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Visu GPX سياحة المغامرات في الأردن Adventure... - Naseer Shahir Homoud Lecteur de traces GPS Rock Climbing Tech Tips: Backing Up An Abseil Backing Up An Abseil Talk to a dozen climbers and you'll likely get a dozen different answer's on how "best" to backup an abseil. Numerous methods abound. Reasons To Backup An Abseil There are a plethora of reasons to backup an abseil (and several not to do so). You might foresee a tricky descent, possibly involving untangling the ropes. Reasons Not To Backup An Abseil In other words you're 100% reliant on your brake hand. The descent is straightforward and/or short and the climber is experienced enough to judge the risks. Method's Of Backing Up An Abseil The method you use will be dependant on the conditions of each descent. Abseil Backups Involving Another Participant In this instance you want some from of backup and you have another participant ready to help. Fireman's Belay Very simple and fast given that someone is already on the ground (or bottom of the pitch), and available to hold the rope. Belay From Above Pretty obvious. Heaps Of Friction Mechanical Device

convert, upload, download data from GPS and Map programs Simple One Tree Top-Rope « SAdkClimber Blog Matt W. asked for a pictorial step-by-step for a simple top-rope setup. Here, after a month or two, it finally is. Thank you for your patience, Matt. Equipment Used One Stout Tree, provided by M. NatureOne Static Line, 50 to 75′ longTwo Locking CarabinersOne Climbing Rope, at least twice as long as the route we’re climbing Here we have the perfect scene for potential catastrophe: dirty, damp slab leading to a nice cliff. First, we’re going to fold our static line in half. This is the “End Side” This is the “Bend Side” We’re going to tie the End Side around the tree, using a bowline knot. Take the End Side and fold it around the tree, with plenty of extra line for tying our bowline knot. Make a ring or loop, near the tree, on the part of the rope opposite the ends, by grabbing it and twisting.IMPORTANT: the loop must be made so that the side running toward the Bend End lies UNDER the side wrapping around the tree. Starting from the ground and going up, poke the end side through this loop.

Publiez et partager vos traces GPS Blog Posts from Joe Stock - Stock Alpine LLC The Northern Warfare Training Center is based at Fort Wainwright in Fairbanks. NWTC instructors teach field courses at the Black Rapids training site, in the Alaska Range off the Delta Highway. In early November I joined five NWTC instructors at the Matanuska Glacier for a four-day advanced ice climbing course. Since they have a solid foundation in ice climbing, our goal was tuning their instruction technique and their tuning their climbing technique. I first instructed ice climbing on the Mat Glacier in 1999 while preparing for a 12-day trip to the Bagley Icefield. The Matanuska Glacier office hasn't changed in 15 years. We started the course from scratch, which means flat footing. To solidify our footwork we climbed near-vertical ice with no tools. Then we climbed with one tool. Spongy glacier ice climbing? We covered ice anchors. Working on transitions from belaying a second to descent by lowering and rappelling. On the fourth day we put all the skills together.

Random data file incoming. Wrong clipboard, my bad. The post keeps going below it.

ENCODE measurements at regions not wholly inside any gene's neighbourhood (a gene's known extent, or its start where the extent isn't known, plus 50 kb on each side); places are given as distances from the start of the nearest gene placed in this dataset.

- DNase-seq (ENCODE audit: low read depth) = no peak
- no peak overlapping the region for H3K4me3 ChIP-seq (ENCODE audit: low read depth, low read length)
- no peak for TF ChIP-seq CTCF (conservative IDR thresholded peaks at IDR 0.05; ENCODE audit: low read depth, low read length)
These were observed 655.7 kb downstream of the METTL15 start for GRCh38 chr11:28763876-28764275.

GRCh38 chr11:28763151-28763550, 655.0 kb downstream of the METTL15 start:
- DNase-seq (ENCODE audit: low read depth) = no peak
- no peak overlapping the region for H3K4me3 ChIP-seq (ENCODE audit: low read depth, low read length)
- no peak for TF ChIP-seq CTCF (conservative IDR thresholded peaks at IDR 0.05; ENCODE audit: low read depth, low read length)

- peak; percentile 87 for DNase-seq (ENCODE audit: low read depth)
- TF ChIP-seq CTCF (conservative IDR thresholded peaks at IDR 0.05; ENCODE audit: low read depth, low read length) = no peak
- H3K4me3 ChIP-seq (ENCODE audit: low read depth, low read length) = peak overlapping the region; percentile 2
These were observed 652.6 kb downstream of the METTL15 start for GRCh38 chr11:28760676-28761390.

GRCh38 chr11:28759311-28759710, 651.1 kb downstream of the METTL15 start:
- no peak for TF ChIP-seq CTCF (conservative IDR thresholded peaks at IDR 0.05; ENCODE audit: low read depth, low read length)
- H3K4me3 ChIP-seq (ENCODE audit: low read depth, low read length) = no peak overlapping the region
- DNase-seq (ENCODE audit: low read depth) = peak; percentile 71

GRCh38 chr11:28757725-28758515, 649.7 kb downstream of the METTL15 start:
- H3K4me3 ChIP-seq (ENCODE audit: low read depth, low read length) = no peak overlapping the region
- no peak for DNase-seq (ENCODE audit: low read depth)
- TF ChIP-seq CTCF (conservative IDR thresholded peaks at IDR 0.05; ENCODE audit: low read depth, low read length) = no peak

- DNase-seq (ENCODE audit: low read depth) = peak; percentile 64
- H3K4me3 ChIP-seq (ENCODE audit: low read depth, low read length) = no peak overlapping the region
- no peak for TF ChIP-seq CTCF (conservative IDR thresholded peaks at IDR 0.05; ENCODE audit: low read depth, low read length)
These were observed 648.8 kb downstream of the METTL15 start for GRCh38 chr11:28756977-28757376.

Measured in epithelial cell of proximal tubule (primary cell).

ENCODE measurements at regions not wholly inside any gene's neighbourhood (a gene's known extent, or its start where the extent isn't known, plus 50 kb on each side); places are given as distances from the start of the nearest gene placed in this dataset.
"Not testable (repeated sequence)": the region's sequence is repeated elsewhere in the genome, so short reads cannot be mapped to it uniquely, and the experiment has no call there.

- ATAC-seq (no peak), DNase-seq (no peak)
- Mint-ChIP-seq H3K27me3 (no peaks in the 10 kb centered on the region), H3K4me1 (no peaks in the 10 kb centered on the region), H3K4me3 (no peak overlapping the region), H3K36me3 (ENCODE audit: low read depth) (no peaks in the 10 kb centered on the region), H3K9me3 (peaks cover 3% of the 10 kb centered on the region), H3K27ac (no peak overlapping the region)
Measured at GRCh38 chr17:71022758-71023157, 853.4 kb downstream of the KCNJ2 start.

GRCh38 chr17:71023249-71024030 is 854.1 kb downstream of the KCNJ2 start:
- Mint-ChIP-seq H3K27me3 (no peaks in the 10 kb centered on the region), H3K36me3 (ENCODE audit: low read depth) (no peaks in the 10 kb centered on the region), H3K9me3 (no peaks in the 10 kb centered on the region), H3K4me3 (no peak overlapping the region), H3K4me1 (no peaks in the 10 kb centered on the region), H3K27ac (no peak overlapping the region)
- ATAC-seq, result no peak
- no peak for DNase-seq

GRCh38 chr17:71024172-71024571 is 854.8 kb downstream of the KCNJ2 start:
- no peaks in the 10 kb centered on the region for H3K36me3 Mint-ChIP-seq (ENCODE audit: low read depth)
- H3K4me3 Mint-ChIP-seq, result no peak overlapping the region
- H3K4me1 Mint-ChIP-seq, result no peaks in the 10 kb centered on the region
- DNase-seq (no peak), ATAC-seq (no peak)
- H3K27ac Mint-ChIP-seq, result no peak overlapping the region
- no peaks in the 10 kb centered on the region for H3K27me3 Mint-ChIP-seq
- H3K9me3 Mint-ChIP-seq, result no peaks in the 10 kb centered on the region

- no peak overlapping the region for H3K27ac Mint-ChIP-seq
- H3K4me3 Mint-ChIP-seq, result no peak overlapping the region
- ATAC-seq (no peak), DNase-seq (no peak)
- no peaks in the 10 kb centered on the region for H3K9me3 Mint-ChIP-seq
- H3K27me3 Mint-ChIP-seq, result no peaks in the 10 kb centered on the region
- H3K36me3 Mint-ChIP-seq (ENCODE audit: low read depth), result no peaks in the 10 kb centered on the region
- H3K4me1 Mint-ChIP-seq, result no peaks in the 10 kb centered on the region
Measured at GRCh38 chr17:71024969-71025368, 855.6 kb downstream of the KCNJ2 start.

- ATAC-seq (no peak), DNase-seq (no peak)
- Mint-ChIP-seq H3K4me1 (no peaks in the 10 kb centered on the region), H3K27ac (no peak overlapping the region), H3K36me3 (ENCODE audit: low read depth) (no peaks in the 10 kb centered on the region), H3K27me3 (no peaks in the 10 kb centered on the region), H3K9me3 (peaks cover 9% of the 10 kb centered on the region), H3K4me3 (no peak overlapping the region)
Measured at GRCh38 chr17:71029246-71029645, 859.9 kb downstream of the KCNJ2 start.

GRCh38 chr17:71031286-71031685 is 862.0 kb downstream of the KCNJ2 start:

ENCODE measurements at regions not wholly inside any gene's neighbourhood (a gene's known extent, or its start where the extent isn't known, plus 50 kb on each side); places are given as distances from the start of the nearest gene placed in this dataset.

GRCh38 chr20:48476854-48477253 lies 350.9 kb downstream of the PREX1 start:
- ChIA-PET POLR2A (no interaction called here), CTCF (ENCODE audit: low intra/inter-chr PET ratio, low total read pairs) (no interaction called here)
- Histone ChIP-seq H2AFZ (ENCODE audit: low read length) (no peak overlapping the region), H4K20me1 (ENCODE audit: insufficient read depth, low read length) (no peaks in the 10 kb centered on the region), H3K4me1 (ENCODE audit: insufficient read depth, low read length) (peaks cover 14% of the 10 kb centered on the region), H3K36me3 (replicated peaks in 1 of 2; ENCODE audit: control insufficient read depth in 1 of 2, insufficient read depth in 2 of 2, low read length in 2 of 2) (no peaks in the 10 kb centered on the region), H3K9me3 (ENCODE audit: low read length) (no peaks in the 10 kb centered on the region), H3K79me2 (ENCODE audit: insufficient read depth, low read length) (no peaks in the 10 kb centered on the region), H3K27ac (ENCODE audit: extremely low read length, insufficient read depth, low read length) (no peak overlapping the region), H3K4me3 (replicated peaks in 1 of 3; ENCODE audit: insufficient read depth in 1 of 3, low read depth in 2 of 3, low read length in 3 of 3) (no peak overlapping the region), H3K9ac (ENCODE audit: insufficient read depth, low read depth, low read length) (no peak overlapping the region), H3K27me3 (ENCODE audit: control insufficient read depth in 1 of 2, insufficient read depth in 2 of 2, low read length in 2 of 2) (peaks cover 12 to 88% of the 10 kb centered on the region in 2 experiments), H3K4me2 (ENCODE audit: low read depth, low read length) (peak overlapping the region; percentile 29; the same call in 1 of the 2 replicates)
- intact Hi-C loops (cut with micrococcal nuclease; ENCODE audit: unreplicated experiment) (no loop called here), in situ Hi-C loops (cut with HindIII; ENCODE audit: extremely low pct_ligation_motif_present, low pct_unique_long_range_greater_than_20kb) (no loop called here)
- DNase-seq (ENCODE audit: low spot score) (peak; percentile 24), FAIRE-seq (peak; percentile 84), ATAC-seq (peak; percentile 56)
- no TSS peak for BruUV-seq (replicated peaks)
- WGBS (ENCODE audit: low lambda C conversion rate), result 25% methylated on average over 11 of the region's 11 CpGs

Calcul d'itinéraires : Jogging, Running, Course à pied, Vélo, VTT, Cyclisme, Roller, Randonnée - Tracez votre itinéraire sur la carte Google Maps - Entrainement de course à pied - Parcours VTT - Parcours de randonnée - Circuit à vélo How to Rig a 2-Ring Retrievable Anchor - Canyoneering Tech Tips About tjones Tom is the progenitor of Tom's Utah Canyoneering Guide, Utah's premier canyoneering information resource, and Imlay Canyon Gear, America's #1 maker of canyoneering-specific gear. If he's not canyoneering, he's probably snuggled up with a good book. Posted on Dec 10th, 2012 Anchor Techniques, Ghosting, Rigging the Rope anchoring , basic canyoneering knots , basic climbing knots , Canyoneering , canyoneering knots , climbing knots , how-to , Leave no Trace , retrievable anchors

Ghosting Techniques - Rope Work 101 When using ghosting techniques it is best to have at least five experienced people in the group. I recommend that you follow these steps: Set up the retrievable anchor system and try several test pulls to make sure that it is secure and does not get hung up on rock, branches, or any other obstacle.Backup the anchor, preferably by a large obstacle nearby. If there is nothing else to anchor to, use human anchors, use two or three people to start with.Send the heaviest person down fist, if the anchor fails your backup anchor should catch the fall.If everything looks secure after the fist person down, send the next heaviest person down and repeat until the most experienced person (hopefully this person is one of the lighter people in the group) is the only one left. Number of Visits: 2,558

Category:Riggings - ropewiki A rigging is a configuration of equipment that makes rope work such as rappelling and ascending possible, or the act of putting the equipment in that configuration. It could be as simple as tying the end of a rope around an anchor and throwing the rest of the rope down a cliff, or as complicated as a complex-compound mechanical advantage system intended to haul a patient up a guided rappel. A full list of riggings on this wiki may be found at the end of this page. Anchor ring systems Because most canyoneering routes are through trips rather than in-and-back trips, the group must be able to retrieve all of the equipment used to rig a rappel from the bottom of the rappel after the entire group has finished rappelling. Most systems accomplish this passing a length of rope as long as the drop through an anchor ring, and then dropping rope on both sides of the anchor ring to the ground when the last person at risk rappels. Dye Clan describes and compares a number of anchor ring systems.